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    For those interested in distributed sqlite, you may also want to look into ‘dqlite’, another raft-based distributed sqlite project. It was developed to support LXD’s clustering features, and is in use in that context.

    I haven’t used it myself, but I used to work with those guys, which is how I know about it. I know they initially looked at rqlite, but decided they needed to roll their own. I think the reason was related to the first limitation listed in the rqlite README: “Only SQL statements that are deterministic are safe to use with rqlite, because statements are committed to the Raft log before they are sent to each node.”.

    The lead dev, Free, gave a detailed talk at FOSDEM last month about it.

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      Rqlite has an open issue about that, solving it will involve parsing incoming SQL statements, executing any time, rand, etc functions once, and modifying the committed statement to use their values. MySQL has been doing that for ages in its statement-based replication afaik, so it’s a solved problem that “just” needs some legwork.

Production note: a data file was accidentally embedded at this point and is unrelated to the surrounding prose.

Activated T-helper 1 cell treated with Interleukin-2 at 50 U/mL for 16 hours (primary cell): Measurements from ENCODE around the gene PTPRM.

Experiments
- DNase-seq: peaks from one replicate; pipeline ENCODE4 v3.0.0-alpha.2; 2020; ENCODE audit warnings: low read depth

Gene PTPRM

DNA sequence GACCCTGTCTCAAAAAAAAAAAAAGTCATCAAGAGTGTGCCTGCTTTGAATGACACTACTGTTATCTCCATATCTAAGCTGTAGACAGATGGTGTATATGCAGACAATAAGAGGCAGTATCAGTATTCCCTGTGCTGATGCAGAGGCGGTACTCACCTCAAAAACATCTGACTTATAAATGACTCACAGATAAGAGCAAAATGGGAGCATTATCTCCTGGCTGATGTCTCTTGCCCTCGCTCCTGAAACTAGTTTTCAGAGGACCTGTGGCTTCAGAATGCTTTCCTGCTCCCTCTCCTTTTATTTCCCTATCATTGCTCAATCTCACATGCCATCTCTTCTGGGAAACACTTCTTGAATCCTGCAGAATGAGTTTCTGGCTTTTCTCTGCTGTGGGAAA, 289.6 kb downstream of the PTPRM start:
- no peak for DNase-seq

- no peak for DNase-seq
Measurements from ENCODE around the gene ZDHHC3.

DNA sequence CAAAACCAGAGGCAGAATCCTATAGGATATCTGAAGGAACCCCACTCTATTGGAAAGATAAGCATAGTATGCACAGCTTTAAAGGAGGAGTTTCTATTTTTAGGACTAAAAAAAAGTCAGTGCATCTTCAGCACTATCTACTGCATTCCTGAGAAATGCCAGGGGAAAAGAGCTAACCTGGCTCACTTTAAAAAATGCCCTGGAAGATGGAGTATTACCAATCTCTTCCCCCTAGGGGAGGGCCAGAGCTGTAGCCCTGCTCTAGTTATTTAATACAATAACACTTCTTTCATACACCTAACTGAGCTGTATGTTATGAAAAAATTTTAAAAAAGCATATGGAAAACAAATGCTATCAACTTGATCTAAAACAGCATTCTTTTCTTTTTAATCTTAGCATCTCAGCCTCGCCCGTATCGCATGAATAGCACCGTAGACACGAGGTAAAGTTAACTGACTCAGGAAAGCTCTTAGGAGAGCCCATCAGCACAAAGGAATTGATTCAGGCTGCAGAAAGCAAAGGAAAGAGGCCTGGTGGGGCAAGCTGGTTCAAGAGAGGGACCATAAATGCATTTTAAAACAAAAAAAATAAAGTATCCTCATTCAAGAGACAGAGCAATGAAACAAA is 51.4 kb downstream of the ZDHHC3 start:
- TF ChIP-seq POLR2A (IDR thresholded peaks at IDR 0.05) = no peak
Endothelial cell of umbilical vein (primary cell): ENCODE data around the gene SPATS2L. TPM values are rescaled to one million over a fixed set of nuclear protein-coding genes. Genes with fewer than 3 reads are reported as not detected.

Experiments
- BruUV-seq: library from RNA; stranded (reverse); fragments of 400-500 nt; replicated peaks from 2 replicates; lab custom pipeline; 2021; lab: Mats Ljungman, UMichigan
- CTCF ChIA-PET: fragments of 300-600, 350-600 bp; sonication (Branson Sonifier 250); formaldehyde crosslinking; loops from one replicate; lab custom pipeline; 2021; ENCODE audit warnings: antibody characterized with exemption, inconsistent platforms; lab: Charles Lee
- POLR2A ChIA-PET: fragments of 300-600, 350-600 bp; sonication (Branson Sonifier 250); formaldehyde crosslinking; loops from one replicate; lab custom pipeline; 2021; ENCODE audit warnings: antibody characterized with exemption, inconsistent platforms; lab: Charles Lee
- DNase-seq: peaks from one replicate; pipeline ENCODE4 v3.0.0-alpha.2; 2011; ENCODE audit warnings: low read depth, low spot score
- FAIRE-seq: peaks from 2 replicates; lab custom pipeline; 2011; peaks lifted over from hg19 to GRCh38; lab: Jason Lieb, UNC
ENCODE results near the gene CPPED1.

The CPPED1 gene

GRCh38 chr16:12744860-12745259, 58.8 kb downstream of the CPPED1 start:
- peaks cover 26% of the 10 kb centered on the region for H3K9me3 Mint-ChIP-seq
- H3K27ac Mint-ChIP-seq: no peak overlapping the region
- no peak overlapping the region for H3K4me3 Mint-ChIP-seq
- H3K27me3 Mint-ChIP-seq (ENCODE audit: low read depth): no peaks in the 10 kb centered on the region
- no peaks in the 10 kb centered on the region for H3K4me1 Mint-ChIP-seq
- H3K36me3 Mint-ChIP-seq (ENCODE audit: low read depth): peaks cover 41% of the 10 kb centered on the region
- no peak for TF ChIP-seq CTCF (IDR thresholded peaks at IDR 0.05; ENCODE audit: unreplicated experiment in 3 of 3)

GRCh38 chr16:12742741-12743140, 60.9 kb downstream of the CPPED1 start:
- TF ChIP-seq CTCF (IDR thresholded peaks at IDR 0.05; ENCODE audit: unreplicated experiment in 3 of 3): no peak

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      Very interesting! Did anyone here run rqlite in production and have some insights to share?

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        Ditto. Just started playing around with sqlite and they claim to be able to handle “400K to 500K HTTP requests per day, about 15-20% of which are dynamic pages touching the database.”

        edit: Great slides!

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          I clicked through to ask much the same question. Maybe with a slightly finer point on it:

          Since it is not a drop-in replacement for sqlite, how does the level of migration effort stack up for moving to this from sqlite, as opposed to moving to some other RDBMS that natively supports replication. With the natural follow-on: how does the performance versus those other RDMBS stack up?